A Brazilian appeals court is set to decide tomorrow on whether to uphold the conviction of former President Luiz Inácio Lula da Silva on corruption and money laundering charges. Lula was sentenced to a nine-and-a-half year sentence last July, part of the sprawling Operation Car Wash investigation into graft at state-owned oil company Petrobras.
If the conviction is upheld he will be in-eligible to run for president in October's election, reports Reuters. The historic decision could remove voters' favorite from the running and highlights the country's political fragility, according to the BBC. Early polling shows that 36 percent of voters favor Lula. Nonetheless, the legal battle could well continue until September, notes the Washington Post.
In fact, if the conviction is upheld, Lula can take the case to the Supreme Court, and the battle could feasibly extend beyond the election itself, potentially rendering him ineligible after a win, according to the Wall Street Journal.
Authorities in Puerto Alegre are bracing for upheaval tomorrow: they have have closed airspace over the court, sealed off the surrounding streets, and plan to deploy helicopters, elevated observation platforms and even rooftop sharpshooters, reports the Guardian. The appeals court has confirmed 95 percent of the convictions and sentences handed down by crusading anti-corruption judge Sergio Moro, who sentenced Lula.
A decision that prevents Lula from running, while permitting other candidates who are also suspected of wrongdoing, would be detrimental and could provoke backlash, Peter Hakim, the president-emeritus of the Inter-American Dialogue told Bloomberg. Former President Dilma Rousseff, ousted in 2016, went further, saying a decision against Lula would make Brazil ungovernable. "Any government that assumes power by winning the 2018 elections, without a transparent and correct electoral process, without maneuvers to invalidate candidates -- as in Lula's case -- will not be able to govern this country," Rousseff told AFP.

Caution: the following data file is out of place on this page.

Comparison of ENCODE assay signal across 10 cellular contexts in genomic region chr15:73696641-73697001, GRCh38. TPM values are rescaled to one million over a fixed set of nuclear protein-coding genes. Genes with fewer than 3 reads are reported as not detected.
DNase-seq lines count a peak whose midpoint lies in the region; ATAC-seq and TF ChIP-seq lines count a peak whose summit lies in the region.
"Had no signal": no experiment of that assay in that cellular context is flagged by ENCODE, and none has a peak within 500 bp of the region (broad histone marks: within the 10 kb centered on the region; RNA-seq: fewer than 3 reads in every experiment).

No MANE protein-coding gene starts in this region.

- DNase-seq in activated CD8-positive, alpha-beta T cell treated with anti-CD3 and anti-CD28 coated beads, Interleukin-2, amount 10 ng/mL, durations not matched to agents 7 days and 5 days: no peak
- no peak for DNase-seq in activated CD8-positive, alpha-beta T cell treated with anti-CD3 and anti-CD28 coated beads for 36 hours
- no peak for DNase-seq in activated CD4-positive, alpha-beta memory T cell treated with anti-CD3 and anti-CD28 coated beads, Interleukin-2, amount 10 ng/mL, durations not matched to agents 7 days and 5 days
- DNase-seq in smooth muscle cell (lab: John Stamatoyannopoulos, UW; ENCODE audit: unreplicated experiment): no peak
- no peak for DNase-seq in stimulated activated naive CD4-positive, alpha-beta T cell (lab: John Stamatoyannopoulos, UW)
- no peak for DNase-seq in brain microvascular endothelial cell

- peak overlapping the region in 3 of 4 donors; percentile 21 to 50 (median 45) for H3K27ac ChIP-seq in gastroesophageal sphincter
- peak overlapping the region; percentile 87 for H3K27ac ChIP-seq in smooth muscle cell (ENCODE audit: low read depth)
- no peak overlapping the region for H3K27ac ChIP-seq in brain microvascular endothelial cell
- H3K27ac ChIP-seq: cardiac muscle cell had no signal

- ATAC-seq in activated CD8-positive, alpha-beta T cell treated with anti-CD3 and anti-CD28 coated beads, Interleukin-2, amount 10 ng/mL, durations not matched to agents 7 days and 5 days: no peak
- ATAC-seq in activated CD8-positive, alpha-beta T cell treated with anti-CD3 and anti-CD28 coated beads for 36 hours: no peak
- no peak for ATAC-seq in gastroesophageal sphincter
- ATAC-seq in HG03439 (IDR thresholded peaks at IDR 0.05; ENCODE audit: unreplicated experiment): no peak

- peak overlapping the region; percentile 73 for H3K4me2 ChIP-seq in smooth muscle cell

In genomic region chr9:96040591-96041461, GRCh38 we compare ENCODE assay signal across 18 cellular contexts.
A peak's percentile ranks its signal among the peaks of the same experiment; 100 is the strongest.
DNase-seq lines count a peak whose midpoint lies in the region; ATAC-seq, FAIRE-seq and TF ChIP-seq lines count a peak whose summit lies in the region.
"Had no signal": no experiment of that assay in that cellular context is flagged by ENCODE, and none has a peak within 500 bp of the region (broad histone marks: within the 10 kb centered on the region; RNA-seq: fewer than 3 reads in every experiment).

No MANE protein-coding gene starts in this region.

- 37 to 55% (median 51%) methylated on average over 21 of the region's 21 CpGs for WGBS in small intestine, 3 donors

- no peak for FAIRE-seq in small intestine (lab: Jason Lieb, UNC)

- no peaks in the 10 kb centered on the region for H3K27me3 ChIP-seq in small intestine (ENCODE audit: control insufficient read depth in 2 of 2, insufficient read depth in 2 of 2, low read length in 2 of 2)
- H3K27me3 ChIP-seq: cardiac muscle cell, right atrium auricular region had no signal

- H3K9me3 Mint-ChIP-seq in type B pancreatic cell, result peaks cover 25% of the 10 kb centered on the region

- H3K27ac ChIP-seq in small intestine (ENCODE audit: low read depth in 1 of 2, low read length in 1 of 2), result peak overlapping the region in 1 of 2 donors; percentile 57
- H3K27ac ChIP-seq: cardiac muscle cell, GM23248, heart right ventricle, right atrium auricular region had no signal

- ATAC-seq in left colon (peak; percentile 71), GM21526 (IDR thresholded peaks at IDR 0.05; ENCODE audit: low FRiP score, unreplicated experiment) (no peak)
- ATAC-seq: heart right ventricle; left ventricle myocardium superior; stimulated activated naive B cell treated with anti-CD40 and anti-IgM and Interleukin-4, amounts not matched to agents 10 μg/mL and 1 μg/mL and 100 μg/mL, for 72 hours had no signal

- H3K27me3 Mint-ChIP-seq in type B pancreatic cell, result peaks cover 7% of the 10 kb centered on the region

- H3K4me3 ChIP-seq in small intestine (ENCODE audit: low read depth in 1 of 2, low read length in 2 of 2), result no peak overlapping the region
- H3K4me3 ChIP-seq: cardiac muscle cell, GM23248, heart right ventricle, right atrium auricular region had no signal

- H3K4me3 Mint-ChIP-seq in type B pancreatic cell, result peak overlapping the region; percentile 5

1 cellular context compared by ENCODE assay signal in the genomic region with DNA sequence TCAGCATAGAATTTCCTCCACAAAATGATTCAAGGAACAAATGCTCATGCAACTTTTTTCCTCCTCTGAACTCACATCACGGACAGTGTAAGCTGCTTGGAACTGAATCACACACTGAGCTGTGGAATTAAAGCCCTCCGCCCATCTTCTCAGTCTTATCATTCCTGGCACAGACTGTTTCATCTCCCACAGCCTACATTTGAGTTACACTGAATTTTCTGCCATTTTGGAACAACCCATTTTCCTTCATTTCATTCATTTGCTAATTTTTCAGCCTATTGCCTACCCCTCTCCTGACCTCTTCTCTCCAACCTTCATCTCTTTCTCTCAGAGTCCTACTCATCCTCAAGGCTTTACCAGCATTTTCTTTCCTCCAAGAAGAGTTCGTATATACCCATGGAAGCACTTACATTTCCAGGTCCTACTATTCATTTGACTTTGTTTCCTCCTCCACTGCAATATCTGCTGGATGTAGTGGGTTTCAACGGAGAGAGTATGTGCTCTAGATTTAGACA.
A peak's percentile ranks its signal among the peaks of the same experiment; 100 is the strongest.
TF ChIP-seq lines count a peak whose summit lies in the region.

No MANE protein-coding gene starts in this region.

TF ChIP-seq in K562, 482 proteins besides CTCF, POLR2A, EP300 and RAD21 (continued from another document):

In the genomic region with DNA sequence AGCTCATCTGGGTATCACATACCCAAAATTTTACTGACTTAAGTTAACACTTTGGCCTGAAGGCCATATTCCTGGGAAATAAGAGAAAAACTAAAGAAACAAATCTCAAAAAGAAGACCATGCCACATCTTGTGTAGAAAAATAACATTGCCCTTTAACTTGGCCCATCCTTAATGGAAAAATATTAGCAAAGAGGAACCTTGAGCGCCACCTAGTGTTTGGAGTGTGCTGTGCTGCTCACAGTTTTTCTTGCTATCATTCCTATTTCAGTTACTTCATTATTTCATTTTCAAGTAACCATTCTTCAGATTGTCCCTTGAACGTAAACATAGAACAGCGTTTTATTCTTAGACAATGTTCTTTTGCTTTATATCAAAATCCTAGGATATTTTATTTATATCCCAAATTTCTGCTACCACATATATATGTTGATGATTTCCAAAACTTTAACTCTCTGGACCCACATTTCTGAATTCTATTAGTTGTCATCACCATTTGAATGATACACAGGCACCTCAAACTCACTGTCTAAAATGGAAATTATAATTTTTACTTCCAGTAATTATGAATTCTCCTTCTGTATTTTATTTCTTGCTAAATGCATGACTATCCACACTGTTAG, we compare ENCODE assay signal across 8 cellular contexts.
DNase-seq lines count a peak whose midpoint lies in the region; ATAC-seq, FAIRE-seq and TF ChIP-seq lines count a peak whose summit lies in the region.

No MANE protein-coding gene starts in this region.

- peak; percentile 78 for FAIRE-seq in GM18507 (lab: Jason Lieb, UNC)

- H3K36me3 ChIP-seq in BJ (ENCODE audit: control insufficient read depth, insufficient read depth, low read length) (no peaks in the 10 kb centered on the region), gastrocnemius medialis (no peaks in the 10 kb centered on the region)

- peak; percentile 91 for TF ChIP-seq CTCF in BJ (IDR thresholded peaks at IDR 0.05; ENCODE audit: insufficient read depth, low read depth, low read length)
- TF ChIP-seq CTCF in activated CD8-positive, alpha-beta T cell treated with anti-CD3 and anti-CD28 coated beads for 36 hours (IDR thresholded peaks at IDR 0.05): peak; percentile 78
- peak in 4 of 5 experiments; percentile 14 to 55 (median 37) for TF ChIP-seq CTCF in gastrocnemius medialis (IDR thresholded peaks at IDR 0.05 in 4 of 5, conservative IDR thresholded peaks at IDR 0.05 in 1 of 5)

Weisbrot reviews what he calls "scanty" evidence against Lula. The charismatic former leader says the charges against him are politically motivated, a trial against his government and the socially favorable policies he championed. The case itself demonstrates the polarization of Brazilian society, according to Reuters: Lula supporters say the charges are trumped up, while opponents demand for him to be put in jail.
Though the decision to uphold the sentence could mean jail-time for the former president, analysts say its likely the 72-year-old will be permitted to continue the appeals process in freedom, reports the Washington Post.
Markets have been rallying as investors hope that Lula will be taken out of the running, clearing the way for a more moderate candidate, reports Reuters.
The case will be the biggest test yet for the watershed Clean Record law, passed under Lula's administration in 2010, which blocks convicted criminals from running for office, reports the WSJ.
Americas Quarterly's latest edition has a timely piece by former prosecutor Rodrigo Janot focusing on the lessons of Operation Car Wash.
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